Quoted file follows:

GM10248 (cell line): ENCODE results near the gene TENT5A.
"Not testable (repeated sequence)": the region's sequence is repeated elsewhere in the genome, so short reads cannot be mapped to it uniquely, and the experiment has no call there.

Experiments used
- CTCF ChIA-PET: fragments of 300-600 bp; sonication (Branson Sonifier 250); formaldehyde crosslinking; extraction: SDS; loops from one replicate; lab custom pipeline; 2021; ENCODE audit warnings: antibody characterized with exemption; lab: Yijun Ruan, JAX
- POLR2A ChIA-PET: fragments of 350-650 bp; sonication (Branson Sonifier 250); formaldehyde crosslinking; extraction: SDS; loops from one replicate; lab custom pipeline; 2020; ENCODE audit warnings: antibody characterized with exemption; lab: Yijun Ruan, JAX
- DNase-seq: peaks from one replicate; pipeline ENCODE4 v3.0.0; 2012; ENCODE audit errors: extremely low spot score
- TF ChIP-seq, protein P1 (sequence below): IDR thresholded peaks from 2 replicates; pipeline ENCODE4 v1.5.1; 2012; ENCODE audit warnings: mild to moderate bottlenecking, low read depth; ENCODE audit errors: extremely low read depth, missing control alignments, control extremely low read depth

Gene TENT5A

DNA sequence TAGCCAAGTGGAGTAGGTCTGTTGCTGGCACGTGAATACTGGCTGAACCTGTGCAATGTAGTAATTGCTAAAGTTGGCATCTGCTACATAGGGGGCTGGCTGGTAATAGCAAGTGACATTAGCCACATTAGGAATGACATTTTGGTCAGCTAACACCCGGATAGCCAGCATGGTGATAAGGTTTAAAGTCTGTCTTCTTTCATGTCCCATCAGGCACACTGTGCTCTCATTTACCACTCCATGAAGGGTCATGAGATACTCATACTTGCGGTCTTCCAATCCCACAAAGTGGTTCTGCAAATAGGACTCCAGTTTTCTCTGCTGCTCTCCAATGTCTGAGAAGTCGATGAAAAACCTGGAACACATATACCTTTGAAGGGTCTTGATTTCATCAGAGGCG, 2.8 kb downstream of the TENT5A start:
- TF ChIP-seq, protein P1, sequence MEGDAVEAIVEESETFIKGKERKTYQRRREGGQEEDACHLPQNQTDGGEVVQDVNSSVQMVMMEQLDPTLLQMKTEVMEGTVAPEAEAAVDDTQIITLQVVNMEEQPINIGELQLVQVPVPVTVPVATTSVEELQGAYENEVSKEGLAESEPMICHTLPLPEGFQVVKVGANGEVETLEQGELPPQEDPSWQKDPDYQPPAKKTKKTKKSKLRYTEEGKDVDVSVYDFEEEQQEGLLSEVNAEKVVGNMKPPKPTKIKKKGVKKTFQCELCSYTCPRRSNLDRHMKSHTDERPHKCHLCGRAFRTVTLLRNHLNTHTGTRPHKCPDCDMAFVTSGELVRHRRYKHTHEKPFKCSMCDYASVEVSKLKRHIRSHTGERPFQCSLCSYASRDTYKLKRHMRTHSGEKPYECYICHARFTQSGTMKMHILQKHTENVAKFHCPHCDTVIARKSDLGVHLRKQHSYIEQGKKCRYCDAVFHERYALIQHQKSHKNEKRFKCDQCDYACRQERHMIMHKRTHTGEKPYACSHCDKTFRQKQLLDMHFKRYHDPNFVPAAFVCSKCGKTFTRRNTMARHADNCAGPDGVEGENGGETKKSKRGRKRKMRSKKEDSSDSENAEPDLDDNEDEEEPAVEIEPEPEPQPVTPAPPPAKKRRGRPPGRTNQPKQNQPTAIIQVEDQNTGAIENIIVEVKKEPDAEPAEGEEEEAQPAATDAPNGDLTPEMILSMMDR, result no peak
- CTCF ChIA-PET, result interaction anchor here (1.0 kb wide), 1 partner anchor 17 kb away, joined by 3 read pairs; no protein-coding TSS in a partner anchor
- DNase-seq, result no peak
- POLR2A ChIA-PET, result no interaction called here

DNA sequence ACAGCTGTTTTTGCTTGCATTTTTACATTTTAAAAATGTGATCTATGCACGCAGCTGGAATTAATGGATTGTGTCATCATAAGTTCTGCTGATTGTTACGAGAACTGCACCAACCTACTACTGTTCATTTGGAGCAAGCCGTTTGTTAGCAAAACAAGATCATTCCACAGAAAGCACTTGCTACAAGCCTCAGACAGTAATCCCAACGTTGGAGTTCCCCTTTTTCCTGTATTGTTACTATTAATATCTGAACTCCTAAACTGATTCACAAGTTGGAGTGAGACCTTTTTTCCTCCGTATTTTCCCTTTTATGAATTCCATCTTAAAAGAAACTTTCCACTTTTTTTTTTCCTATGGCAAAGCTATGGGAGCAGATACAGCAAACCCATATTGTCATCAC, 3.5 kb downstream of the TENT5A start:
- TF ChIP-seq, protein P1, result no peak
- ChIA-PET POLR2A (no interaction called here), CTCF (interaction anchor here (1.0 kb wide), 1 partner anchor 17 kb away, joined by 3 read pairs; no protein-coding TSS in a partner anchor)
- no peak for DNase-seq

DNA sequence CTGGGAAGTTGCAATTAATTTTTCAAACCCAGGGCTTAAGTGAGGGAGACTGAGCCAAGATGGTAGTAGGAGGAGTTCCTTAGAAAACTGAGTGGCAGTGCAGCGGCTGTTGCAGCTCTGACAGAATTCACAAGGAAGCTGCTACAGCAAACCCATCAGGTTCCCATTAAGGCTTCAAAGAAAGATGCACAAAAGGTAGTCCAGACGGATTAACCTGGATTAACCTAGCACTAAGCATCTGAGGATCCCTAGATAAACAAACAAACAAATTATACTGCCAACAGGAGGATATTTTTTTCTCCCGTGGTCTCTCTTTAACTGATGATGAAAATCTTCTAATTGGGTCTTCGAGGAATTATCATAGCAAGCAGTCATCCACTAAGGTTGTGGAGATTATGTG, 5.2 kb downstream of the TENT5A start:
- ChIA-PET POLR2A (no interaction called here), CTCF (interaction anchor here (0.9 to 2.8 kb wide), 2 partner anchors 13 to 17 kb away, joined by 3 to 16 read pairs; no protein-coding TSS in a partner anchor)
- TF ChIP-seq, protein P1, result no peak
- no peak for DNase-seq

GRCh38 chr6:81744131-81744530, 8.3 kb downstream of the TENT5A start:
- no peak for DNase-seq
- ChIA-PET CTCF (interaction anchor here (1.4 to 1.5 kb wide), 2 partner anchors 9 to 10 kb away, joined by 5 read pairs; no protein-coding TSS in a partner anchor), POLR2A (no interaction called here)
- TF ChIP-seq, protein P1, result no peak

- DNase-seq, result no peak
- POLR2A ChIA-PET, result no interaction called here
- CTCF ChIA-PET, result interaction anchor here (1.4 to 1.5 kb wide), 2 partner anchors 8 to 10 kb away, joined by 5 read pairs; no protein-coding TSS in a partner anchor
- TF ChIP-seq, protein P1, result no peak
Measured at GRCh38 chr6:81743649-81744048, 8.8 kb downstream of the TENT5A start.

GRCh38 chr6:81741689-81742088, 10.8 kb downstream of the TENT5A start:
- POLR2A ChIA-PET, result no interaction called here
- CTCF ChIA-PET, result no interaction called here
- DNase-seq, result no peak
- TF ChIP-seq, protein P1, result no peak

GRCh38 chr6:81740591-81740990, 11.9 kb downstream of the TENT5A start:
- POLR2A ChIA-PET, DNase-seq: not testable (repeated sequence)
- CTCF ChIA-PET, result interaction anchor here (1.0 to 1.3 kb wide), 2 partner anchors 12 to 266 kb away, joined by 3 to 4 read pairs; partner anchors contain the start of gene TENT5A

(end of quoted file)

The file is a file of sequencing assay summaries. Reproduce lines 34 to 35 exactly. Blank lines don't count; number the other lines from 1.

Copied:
- DNase-seq, result no peak
- TF ChIP-seq, protein P1, result no peak